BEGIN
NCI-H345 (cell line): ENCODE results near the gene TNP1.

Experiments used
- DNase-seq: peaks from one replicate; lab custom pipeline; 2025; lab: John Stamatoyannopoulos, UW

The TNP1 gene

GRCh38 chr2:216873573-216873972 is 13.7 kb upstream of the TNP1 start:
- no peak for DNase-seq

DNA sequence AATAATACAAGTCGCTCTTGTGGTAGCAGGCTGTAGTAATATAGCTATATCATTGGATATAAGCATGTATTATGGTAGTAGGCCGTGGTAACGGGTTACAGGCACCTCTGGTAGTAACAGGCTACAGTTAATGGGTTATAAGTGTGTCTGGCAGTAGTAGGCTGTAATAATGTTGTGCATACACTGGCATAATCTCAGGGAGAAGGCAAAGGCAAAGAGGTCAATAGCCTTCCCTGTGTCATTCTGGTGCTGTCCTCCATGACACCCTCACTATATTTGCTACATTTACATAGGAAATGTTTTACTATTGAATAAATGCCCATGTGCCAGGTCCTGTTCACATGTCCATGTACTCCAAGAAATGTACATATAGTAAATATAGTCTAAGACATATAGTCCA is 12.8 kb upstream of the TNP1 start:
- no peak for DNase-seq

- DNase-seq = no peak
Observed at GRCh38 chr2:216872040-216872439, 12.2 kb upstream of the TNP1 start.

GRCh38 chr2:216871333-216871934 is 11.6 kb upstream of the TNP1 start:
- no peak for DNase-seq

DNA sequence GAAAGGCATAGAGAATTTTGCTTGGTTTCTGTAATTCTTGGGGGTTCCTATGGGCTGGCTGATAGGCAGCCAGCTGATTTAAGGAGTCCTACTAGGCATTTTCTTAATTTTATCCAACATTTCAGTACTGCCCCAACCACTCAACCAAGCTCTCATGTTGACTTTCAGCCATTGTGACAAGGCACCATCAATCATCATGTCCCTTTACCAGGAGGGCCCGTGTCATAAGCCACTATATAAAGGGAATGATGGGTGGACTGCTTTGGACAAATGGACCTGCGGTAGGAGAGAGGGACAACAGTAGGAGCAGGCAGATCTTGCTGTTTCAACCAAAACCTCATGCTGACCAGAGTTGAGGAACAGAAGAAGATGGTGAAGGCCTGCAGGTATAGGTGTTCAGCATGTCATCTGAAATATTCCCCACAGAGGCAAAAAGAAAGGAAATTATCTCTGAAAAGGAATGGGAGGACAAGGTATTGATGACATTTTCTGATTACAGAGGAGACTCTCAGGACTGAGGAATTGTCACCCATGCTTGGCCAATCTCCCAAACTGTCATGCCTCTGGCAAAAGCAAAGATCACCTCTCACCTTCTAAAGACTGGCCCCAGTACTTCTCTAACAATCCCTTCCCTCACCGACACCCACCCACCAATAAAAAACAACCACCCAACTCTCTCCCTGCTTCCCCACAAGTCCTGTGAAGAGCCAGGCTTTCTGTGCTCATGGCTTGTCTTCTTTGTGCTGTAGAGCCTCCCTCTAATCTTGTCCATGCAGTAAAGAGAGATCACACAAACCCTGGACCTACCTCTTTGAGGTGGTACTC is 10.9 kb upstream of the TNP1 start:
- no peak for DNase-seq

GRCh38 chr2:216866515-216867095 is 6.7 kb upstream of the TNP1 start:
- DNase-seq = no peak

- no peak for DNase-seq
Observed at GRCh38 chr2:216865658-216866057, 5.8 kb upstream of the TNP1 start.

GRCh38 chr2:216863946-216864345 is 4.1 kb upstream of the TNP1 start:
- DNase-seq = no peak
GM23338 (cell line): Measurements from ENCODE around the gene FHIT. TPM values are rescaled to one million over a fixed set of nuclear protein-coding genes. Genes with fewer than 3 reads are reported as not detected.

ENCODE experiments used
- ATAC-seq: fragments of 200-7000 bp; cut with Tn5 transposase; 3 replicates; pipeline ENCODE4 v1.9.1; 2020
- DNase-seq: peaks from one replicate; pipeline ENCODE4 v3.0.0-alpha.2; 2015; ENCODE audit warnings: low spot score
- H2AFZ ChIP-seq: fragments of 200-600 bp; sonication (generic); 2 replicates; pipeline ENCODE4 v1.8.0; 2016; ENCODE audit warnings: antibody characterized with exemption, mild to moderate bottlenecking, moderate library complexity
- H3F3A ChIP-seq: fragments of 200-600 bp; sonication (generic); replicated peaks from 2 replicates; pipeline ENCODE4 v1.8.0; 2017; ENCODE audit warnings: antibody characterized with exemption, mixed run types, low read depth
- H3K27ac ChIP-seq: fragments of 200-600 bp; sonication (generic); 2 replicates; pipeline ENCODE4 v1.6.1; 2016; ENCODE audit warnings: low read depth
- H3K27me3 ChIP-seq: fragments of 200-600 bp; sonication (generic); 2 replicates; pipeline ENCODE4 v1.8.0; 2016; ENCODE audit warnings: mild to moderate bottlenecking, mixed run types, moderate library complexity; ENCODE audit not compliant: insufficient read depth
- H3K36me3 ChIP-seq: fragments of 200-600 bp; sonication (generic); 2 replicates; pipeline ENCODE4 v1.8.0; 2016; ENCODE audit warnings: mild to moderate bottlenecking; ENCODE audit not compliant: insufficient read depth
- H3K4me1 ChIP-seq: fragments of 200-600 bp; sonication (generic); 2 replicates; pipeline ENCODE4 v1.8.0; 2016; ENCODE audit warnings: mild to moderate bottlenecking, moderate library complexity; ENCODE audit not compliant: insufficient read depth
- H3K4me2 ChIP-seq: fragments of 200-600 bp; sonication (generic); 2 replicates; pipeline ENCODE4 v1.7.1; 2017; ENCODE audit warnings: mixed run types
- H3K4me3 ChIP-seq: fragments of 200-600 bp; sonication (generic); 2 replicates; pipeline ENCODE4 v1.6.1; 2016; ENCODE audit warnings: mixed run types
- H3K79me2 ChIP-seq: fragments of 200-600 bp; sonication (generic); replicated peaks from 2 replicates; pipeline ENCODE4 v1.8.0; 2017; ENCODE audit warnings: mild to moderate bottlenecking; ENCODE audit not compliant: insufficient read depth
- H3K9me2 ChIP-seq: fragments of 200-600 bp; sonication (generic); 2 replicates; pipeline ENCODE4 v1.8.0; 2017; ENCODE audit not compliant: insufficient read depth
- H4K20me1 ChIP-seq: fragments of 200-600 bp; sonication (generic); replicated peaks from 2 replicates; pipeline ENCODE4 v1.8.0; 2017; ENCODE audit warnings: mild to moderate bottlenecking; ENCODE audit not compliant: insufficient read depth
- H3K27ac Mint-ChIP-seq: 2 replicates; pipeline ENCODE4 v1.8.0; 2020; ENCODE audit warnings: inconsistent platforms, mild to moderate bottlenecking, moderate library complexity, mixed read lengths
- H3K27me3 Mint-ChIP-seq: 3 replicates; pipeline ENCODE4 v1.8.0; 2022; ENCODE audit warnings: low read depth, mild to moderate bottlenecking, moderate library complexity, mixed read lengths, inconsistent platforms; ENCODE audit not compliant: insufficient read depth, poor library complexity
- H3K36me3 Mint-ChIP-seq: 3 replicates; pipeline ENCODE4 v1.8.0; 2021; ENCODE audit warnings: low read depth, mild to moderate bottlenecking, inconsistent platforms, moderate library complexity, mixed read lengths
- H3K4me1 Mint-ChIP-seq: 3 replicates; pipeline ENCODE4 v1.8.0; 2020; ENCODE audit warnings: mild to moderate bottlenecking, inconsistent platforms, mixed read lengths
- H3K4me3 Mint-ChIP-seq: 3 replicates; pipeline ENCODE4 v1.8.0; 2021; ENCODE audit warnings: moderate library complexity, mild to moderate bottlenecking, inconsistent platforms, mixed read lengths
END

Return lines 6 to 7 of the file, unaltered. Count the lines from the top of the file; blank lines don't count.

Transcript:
- no peak for DNase-seq

DNA sequence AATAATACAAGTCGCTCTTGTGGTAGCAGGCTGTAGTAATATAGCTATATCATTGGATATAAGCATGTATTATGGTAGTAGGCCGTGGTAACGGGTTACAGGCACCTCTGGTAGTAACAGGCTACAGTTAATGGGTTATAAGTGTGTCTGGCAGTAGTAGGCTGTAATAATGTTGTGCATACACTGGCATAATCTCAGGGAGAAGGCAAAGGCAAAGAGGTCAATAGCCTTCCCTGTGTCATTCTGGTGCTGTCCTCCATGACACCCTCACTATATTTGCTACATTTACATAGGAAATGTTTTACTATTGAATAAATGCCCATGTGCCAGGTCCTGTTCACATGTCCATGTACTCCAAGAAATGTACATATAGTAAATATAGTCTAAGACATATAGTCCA is 12.8 kb upstream of the TNP1 start: